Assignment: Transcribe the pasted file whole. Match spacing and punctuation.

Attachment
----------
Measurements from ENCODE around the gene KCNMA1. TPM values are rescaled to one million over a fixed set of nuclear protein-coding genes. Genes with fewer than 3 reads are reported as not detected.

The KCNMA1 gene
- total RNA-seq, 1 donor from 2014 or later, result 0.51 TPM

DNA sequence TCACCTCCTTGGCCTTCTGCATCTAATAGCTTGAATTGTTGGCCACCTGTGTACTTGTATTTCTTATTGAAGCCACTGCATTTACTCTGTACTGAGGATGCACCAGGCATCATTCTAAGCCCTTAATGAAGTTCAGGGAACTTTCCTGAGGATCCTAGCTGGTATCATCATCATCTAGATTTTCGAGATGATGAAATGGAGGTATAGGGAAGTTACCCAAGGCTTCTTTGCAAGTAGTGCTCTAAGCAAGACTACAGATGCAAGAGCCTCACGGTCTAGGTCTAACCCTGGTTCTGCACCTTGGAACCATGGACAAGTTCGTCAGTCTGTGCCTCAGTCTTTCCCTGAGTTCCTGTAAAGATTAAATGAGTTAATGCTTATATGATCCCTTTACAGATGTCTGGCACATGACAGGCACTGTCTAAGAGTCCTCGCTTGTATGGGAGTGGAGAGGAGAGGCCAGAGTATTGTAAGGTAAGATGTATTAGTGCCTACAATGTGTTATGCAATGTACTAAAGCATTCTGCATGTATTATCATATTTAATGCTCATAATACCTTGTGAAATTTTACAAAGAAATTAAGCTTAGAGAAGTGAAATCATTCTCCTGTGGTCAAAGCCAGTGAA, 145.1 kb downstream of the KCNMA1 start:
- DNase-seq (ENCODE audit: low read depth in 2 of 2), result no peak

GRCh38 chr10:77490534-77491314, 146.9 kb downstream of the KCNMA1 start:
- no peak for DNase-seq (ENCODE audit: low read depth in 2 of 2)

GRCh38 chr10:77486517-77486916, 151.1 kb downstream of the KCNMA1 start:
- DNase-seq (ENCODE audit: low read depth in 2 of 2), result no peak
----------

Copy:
Measurements from ENCODE around the gene KCNMA1. TPM values are rescaled to one million over a fixed set of nuclear protein-coding genes. Genes with fewer than 3 reads are reported as not detected.

The KCNMA1 gene
- total RNA-seq, 1 donor from 2014 or later, result 0.51 TPM

DNA sequence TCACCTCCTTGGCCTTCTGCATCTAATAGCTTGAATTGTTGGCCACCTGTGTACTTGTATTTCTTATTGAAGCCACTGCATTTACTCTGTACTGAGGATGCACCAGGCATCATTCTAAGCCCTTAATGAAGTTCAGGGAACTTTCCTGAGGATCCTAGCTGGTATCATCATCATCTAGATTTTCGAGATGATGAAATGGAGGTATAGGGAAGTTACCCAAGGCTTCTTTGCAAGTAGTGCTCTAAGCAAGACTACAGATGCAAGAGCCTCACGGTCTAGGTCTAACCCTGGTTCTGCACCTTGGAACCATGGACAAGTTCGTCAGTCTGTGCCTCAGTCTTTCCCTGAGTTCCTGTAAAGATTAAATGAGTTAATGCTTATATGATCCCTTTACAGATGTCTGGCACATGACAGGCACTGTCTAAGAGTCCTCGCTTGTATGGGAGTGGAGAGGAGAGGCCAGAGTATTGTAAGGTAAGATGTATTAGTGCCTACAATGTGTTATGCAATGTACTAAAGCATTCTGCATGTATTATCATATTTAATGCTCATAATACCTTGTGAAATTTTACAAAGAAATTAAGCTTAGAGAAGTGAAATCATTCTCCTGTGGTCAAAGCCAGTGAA, 145.1 kb downstream of the KCNMA1 start:
- DNase-seq (ENCODE audit: low read depth in 2 of 2), result no peak

GRCh38 chr10:77490534-77491314, 146.9 kb downstream of the KCNMA1 start:
- no peak for DNase-seq (ENCODE audit: low read depth in 2 of 2)

GRCh38 chr10:77486517-77486916, 151.1 kb downstream of the KCNMA1 start:
- DNase-seq (ENCODE audit: low read depth in 2 of 2), result no peak